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Most Common Probability Aptitude Questions & Answers in 2023 [For Freshers]

Probability refers to the quantitative measure of the likelihood of an event occurring. It is either expressed in percentages or proportions in the range 0% to 100% or 0 to 1 respectively.

Here are basic formulas and concepts that help compute the probability of an event: 

Probability Range 0 = P(A) = 1
Rule of Complementary Events P(AC) + P(A) = 1
Rule of Addition (A or B) = P(A) + P(B) – P(AnB)
Disjoint Events P(AnB) = 0
Conditional Probability P(A | B) = P(AnB) / P(B)
Bayes Formula P(A | B) = P(B | A) × P(A) / P(B)
Independent Events P(AnB) = P(A) × P(B)
Cumulative Distribution Function FX(x) = P(X = x)

We also use concepts of permutations and combinations to find the probability of an event. 

Checkout: Guesstimate Interview Questions & Answers

Now, let’s look at some example probability aptitude questions and answers so you know how different types of questions in probability are approached.

Probability Aptitude Questions and Answers

Question 1: Two brothers X and Y appeared for an exam. Let A be the event that X is selected and B is the event that Y is selected.

The probability of A is 1/8 and that of B is 1/7. Find the probability that both of them are selected.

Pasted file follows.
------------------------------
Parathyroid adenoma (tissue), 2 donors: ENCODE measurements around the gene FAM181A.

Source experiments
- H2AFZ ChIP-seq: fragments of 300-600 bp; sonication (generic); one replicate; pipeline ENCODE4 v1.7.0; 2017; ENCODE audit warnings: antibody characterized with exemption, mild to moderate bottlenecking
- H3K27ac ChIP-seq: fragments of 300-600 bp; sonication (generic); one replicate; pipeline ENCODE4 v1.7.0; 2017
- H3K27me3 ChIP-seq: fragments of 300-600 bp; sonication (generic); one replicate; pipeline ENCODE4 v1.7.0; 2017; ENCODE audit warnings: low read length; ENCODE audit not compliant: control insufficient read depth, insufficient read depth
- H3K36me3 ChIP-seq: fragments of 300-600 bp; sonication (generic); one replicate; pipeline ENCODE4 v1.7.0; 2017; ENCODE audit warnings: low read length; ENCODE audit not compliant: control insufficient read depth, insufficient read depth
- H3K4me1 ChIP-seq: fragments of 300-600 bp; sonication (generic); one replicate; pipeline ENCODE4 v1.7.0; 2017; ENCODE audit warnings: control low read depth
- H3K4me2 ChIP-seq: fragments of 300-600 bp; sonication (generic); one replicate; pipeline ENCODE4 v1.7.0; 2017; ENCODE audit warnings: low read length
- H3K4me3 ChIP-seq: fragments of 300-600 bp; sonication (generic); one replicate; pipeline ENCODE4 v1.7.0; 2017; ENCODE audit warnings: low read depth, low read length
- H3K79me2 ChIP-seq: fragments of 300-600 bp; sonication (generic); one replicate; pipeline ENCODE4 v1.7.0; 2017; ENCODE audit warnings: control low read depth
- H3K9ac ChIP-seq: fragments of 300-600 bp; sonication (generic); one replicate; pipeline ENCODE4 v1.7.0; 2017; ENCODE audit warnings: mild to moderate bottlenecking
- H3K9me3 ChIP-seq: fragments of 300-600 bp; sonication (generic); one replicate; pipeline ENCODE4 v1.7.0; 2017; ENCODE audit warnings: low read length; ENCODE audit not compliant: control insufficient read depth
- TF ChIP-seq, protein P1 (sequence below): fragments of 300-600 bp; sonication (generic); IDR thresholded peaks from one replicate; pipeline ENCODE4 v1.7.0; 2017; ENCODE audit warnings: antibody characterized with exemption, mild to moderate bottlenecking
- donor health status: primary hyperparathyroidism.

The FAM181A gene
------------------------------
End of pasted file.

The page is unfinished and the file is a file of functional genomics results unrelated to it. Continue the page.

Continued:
A) 1/63

B) 2/65

C) 1/56

D) 9/76

Solution:

Option C (1/56) is the right answer. 

Given, A is the event that X is selected and B is the event that Y is selected.

P(A)=1/8, P(B)=1/7

If C be the event that both are selected, then

P(C)=P(A)×P(B) {A and B are independent events}

= (1/8)×(1/7)

= 1/56

Question 2: A person begins with 128 rupees and makes 6 bets, winning three times and losing three times, in random order. Both chances of winning and losing are equal. If each wager is for half the money remaining at the time of the bet, then the final result is:

A)  gain of Rs 54

B) a loss of Rs 74

C) neither gain nor a loss

D) a gain or a loss depending upon the order in which the wins and losses occur

Solution:

Option B is the right answer. 

Each win implies multiplying the amount by 1.5 and loss implies multiplying the amount by 0.5. Therefore, we will multiple 1.5 three times with the initial amount as well as multiply 0.5 three times.

The resultant amount in each case will be:

⇒ 128(1.5)(1.5)(1.5)(0.5)(0.5)(0.5)= Rs 54

Hence the final result is: 

⇒ 128 − 54 = 74

I.e., a loss of Rs 74

Question 3: A box contains 2 blue, 3 red, and 2 green balls. If a ball is drawn randomly, what is the probability that none of the balls is green?

A) 10/12

B) 10/21

C) 10/13

D) 10/31

Solution

Option B is the right answer.

Number of balls in the box = (2+3+2) = 7

If S is the sample space.

Then, n(S) is the total number of ways you can draw 2 balls out of 7

⇒ 7C2 = (7×6)/(2×1) = 21

Let E be the event of drawing 2 balls out of the box, which isn’t green.

⇒ n(E) = number of ways you can draw 2 balls out of the remaining (2+3) balls in the box

= 5C2

⇒ (5×4)/2 = 10

Therefore, P(E) = n(E)/n(S) = 10/21

Question 4: If a bag contains 23 toys having numbers 1 to 23 and two toys are drawn at random one after another (without replacement of the first toy), what is the probability that both toys will have even numbers?

A) 5/21

B) 9/42

C) 11/42

D) 5/23

Solution:

Option D is the right answer

There are 11 even numbers between 1 and 23. Therefore, the probability that the first toy shows have an even number is 

= 11/23

Since the first toy is not replaced, there are 10 even number of toys left in the bag is a total of 22 toys.

Hence, the probability that the second toy is numbered even is,

= 10/22

Resultant probability =11/23)×(10/22)

=5/23